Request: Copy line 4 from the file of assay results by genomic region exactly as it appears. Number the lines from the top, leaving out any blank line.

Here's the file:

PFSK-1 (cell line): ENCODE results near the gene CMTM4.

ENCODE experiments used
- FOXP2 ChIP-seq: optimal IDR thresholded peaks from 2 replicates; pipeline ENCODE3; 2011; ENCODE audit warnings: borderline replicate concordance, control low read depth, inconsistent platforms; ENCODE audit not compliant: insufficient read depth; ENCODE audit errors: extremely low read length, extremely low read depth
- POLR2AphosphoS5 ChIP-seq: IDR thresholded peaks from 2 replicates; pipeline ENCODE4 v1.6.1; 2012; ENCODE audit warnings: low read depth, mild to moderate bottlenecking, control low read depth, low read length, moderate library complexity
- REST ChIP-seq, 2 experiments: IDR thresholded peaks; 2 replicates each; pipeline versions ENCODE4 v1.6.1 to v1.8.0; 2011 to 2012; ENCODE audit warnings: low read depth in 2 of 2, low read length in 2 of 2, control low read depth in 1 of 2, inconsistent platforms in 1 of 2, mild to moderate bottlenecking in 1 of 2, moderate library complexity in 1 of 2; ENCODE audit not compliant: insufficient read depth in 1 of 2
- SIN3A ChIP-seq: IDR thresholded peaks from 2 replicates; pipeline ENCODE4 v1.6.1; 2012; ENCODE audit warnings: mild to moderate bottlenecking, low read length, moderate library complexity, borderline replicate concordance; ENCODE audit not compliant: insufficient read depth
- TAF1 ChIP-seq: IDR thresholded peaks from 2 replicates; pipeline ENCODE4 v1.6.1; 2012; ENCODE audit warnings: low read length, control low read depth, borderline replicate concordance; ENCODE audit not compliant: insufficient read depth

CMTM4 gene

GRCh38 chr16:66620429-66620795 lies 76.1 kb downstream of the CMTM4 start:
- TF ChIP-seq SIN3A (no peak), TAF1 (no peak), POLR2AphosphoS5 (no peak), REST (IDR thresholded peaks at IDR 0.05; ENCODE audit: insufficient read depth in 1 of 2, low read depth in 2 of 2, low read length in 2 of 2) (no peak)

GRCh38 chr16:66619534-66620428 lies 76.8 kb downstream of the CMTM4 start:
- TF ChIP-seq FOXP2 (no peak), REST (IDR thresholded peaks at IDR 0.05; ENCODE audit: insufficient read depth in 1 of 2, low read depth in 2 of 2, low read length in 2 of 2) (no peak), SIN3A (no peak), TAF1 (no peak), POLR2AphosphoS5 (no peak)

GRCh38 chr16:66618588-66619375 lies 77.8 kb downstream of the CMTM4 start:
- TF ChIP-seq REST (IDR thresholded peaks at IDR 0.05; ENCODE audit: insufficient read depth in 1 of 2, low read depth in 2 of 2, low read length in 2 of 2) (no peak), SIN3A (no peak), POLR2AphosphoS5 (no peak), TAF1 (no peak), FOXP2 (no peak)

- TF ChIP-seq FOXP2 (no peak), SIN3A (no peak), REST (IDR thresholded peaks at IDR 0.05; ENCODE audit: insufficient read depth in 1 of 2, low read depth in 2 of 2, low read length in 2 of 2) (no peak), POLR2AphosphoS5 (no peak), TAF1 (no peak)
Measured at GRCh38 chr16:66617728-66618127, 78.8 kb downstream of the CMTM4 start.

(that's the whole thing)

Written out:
- POLR2AphosphoS5 ChIP-seq: IDR thresholded peaks from 2 replicates; pipeline ENCODE4 v1.6.1; 2012; ENCODE audit warnings: low read depth, mild to moderate bottlenecking, control low read depth, low read length, moderate library complexity